It has been a wild year for exploring the ancient art of foraging at our house.  Our backyard has always been a primary resource for me whether it’s for gathering natural materials to work with or simply for inspiration.  This year, however, things elevated to another level as we really started to delve into all the native plants that are edible.  We were busy introducing new foods into the menu such as milkweed pods, young maple seeds, chicory root, cattails, sumac, burdock, and wild bergamot.  Wild greens like solomon’s seal, bristly greenbrier, nettles and lambs quarters were plentiful and found their way into refreshing new salad combinations, teas and smoothies.  The wild berries such as elderberries, gooseberries, raspberries and mulberries were harvested with vigor and preserved for continued enjoyment throughout the year.



I reached out and connected with other passionate foragers and was excited to learn of the varied reasons each of them got started with their own daily foraging efforts.   Some are cancer survivors who strongly believe that these natural offerings are incredibly beneficial to their health and wellness while others have simply been very connected to nature since childhood and love the variety, the flavors and the overall nutritional benefits.  For me personally, foraging has been a healthy, rewarding adventure….one where I’ve gained some very useful knowledge about nature, health, and nutrition.

Here are some of the foraging tips that I have learned along the way:

  • Connect with other foragers through groups in your area or online. It’s an excellent way to learn and get your questions answered from other experts.
  •  Plant identification.  It’s important to positively know your plants so get a couple of field guides to help you learn a plants’ features, where it typically grows, the parts of the plant that are edible, when to harvest, and how it can be prepared.
  •  Pick a handful of new plants to learn about each year.  Don’t try and learn them all, all at once.  It can be overwhelming and take away from really getting to know a plant.  Just pick a few to start with and keeping adding to the mix each year.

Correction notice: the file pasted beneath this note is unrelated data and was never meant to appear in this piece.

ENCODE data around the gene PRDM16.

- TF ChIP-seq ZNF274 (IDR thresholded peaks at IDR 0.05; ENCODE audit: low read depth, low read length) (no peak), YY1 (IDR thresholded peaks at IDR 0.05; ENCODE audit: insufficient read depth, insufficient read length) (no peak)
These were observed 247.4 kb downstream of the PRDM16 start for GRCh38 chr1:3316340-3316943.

•  Know your area.  Only harvest from areas that you are familiar with and that you know haven’t been sprayed with chemicals and other undesirables.  Ask for permission if you’re wanting to explore on someone else’s property.
  •  Be a responsible, conscientious forager.  Just collect what you need and leave enough for future harvests and other wildlife.
  •  Research different ways to prepare.  Some plants are better ingested cooked rather than raw and vise verse. There are food and medicinal uses for a lot of plants and some of that may be determined by what parts of the plant you’re harvesting and when, as well as how they’re prepared after harvest.
  • Exercise moderation.  Refrain from going overboard your first time out and dining solely on the wilds.  Do a sampling and consider mixing the wild foods with other ingredients as you experiment. Add to it from there.

There really is an abundance of food that just naturally grows all around us and it’s my hope that we all do a better job of learning more about the different plants and making the effort to be more resourceful with all that is naturally available.  Wild edibles truly are natural delicacies we can benefit from nutritionally and economically.

Tune in tomorrow for the premiere of Season 3we kick things off with another show on foraging, featuring our friend Andy Benson from Dubuque, Iowa……We’re always looking to feature other foragers, so if you are one, or know one….send them our way.  Valuable stuff to share and learn.


Cheers everyone and thank you all so much for watching!


  1. Joan Prato says:

    I am so interested in learning about foraging for plants, weeds + herbs that grow in backyards/parks. But I am having a hard time locating picture books that identify the plants and tell you what to do with them [cook, tea salad + which part of the plant to use].
    Can you recomend any books , classes that are available ? i live on Long Island.
    Best regards,
    Joan Prato

  2. Shannon says:

    Thank you for this post! I have had a really similar time this year learning about new plants and getting to know them. It is such a wonderful way to connect to surroundings and once you learn about it it’s so exciting to share! Thanks for giving us tools to make even more use of what we have around us all of the time. I live in a very urban place and while I don’t have an urban garden, there are parks that put these lovely, naturally organic healing plants at my fingertips.
    I’ve learned a ton from a wonderful, NY-based herbalist, Kate Temple-West. Here’s to making more people aware of these edibles :)

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